How Liu He went from government researcher to Xi’s right-hand man
Liu He lacks a notable official title, but his keen mind and knowledge of the global economy make him a key macro planner for the president
At the World Economic Forum in Davos in 1993, Liu He, then a junior Chinese government official, attended a round-table debate about the future of the world’s economy. “I was the lowest-ranking official at the table but got most of the questions,” Liu recalled in an article published in 2008.
He wrote that Lee Kuan Yew, the founding prime minister of Singapore, told him China had to pay attention to urbanisation.
“China’s biggest challenge is urbanisation ... it is a process that will change the world,” Liu quoted Lee as telling him. “Lee Kuan Yew is right.”
In the next quarter of century, Liu, who holds a master’s degree in public administration from the Kennedy School of Government at Harvard University and bachelor and master’s degrees in economics from Beijing’s Renmin University, has gone from a government researcher to the right-hand man of President Xi Jinping when it comes to economic policy, as they search for a path to balanced and sustained prosperity.
Xi introduced Liu, now 65, as “very important to me” during a visit to Beijing by US national security adviser Tom Donilon in 2013, The Wall Street Journal reported. Liu, as director of the General Office serving the Communist Party’s Leading Group for Financial and Economic Affairs, is at the core of Xi’s inner circle and he has accompanied Xi on most of his overseas trips as president.
China’s domestic restructuring has progressed rather slowly since Xi became party general secretary in late 2012, with confusion and expectations about Liu on the rise.
“Either Liu He has consistently been overruled or he has facilitated an approach that is inconsistent with his understanding of economics,” said Scott Kennedy, a China expert at the Centre for Strategic and International Studies in Washington, referring to the increased state intervention in the Chinese economy in recent years. “My guess is that it is the latter.
“He has been willing to follow this path in order to keep ... open the possibility that the leadership will allow a more determined leap towards a market economy following the 19th party congress [later this year].”
Meanwhile, Xi needed an aide like Liu who had a good understanding of economics and the global economy, an area that Xi himself and his other close advisers, such as Wang Huning, were not good at, one source who has worked under Liu said.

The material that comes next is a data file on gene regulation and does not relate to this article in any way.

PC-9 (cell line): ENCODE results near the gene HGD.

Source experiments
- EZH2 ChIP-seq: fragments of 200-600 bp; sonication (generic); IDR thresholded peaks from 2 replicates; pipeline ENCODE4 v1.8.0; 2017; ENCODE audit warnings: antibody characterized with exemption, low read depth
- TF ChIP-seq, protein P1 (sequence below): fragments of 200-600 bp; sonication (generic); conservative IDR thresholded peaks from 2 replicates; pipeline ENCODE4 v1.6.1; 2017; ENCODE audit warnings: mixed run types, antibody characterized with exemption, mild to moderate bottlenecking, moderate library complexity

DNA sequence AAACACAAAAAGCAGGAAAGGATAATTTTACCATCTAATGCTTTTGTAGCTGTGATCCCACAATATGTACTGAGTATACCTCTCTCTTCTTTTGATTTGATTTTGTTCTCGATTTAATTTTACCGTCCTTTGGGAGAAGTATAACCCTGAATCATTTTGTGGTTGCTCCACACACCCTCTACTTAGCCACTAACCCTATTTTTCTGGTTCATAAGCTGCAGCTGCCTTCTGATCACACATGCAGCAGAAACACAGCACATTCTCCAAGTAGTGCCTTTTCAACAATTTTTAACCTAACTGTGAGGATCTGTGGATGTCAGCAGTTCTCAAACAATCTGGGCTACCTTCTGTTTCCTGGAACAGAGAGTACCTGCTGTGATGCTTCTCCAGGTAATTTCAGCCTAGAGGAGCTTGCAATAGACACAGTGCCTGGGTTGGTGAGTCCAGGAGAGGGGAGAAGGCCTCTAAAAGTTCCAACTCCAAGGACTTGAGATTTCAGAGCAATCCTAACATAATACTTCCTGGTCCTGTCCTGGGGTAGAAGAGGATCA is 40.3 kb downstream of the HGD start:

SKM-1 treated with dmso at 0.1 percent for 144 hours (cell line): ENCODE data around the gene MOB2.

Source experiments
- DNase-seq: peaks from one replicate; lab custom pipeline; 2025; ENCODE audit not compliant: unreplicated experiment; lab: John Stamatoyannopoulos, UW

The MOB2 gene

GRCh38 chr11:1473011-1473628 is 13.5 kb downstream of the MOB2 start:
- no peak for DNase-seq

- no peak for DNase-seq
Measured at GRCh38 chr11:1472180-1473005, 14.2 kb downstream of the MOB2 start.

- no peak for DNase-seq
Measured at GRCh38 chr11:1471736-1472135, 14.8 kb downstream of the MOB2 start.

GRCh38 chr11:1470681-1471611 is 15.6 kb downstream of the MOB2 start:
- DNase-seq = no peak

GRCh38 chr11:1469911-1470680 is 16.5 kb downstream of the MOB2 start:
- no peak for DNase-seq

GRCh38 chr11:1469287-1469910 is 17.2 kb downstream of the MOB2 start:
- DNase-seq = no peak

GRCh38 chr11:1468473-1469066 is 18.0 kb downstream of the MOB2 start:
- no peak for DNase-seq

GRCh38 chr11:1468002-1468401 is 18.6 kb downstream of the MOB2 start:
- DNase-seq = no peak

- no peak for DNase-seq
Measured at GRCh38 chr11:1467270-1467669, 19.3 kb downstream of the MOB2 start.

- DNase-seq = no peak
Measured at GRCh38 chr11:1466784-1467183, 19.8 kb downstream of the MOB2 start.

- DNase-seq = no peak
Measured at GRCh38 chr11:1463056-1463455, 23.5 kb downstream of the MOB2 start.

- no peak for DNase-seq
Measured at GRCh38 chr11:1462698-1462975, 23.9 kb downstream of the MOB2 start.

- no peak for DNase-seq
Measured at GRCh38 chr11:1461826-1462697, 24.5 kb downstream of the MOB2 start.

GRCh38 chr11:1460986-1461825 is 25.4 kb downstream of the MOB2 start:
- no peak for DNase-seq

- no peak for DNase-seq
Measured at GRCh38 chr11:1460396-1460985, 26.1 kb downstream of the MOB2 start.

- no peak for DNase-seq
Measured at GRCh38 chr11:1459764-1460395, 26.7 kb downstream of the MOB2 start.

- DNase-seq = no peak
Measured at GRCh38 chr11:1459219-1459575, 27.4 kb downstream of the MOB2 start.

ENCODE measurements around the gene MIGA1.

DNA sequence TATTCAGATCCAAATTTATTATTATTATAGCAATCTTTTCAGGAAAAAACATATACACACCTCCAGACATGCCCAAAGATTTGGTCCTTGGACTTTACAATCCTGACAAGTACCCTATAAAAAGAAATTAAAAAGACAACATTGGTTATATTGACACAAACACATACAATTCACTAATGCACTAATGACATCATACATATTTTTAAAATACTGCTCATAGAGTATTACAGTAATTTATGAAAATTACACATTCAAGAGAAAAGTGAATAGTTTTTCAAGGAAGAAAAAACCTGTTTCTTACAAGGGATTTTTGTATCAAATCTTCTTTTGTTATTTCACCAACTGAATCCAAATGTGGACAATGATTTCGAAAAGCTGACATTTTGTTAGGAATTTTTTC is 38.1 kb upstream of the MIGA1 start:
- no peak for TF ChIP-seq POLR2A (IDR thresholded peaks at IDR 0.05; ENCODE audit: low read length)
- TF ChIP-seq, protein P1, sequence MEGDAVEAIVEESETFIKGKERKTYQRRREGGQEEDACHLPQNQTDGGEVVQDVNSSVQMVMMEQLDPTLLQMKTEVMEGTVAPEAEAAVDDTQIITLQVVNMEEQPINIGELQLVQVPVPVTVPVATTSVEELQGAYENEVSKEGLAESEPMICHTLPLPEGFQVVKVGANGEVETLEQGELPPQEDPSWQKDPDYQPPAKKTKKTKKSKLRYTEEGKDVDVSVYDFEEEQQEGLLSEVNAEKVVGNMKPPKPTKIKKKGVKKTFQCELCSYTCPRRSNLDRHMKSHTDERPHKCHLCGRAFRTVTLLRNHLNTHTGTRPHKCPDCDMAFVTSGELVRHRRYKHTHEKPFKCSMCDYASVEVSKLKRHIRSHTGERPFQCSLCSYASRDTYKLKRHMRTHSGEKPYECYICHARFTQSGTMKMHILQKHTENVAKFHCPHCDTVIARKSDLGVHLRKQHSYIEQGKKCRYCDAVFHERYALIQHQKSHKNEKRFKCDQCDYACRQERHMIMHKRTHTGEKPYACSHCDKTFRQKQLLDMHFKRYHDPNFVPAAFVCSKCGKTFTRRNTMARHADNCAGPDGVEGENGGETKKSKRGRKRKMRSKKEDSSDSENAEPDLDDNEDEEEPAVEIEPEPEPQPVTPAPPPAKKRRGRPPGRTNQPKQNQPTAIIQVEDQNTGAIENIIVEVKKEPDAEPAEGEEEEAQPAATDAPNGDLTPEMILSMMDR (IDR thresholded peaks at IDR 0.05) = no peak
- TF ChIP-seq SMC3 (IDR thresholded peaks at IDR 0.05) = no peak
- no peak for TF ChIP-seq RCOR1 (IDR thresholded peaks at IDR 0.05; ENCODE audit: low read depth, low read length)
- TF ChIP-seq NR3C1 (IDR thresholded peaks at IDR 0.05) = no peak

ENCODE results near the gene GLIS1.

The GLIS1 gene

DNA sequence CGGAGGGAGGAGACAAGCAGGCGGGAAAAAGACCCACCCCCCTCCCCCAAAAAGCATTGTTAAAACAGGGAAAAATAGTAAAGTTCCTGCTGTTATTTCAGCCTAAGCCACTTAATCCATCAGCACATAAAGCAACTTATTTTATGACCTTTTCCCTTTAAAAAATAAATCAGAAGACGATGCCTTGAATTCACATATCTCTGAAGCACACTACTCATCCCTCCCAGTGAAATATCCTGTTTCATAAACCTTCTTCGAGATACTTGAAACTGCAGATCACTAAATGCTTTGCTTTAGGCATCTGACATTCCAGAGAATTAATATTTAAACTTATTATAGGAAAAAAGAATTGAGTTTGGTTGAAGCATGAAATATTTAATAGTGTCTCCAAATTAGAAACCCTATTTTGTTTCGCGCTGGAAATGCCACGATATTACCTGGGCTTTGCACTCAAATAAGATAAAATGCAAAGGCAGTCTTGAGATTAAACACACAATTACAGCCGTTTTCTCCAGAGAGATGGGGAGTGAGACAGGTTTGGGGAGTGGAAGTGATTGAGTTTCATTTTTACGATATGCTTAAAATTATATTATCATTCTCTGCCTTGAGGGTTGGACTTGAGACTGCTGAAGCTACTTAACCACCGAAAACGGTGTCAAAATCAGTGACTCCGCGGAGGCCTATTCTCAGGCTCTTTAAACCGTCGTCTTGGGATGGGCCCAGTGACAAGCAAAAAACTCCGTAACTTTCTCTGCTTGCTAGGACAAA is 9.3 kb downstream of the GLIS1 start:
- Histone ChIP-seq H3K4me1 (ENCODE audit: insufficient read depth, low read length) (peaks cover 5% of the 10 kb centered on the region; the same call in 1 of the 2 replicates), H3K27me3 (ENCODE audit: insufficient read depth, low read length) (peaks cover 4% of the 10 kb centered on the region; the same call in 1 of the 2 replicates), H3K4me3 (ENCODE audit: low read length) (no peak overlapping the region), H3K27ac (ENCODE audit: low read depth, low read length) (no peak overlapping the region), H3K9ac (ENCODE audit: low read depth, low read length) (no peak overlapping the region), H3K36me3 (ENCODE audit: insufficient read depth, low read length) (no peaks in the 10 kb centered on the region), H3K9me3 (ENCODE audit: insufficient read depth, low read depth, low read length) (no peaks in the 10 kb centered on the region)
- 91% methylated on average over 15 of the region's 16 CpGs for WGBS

“Liu is a person who can think of China’s problem in a global context,” the source said. “If he turns on the television, it’s always the major English news channels he will watch.”
Another source said Liu had a Bloomberg terminal on his desk.
Liu’s father was a vice-governor-level leader in Shaanxi who may have had ties to Xi’s family, but Liu and Xi did not attend the same Beijing high school, as some reports had rumoured, Cheng Li, director of the John L. Thornton China Centre at the Brookings Institution, wrote in a research paper, citing a scholar who went to school with Liu. However, Li wrote, Liu and Xi probably grew up in the same neighbourhood in the capital.
Liu’s latest academic paper, entitled A Comparative Study of Two Global Crises, tried to explain the structural reasons behind the 2008 global financial crisis and the Great Depression. Liu predicted in the paper that populism, nationalism and “politicisation of economic issues” would follow a financial crisis. The paper earned him China’s top economics study award in 2014.
Interestingly, none of the books he referenced had a Chinese author. Instead, Liu cited books such as The Crowd by Gustave Le Bon, John Maynard Keynes by Robert Skidelsky, the Theory of Economic Development by Joseph Schumpeter and A Monetary History of the United States by Milton Friedman.
While Liu’s qualifications as an economist are recognised, analysts said getting things done was far more complicated than knowing what should be done, especially when the job involved the urbanisation of hundreds of millions of people.
“The key is implementation, whether what Xi and Liu think can be effectively implemented on the ground depends on the tens of thousands of lower-ranking cadres,” said Henry Chan Hing Lee, an adjunct research fellow at the National University of Singapore.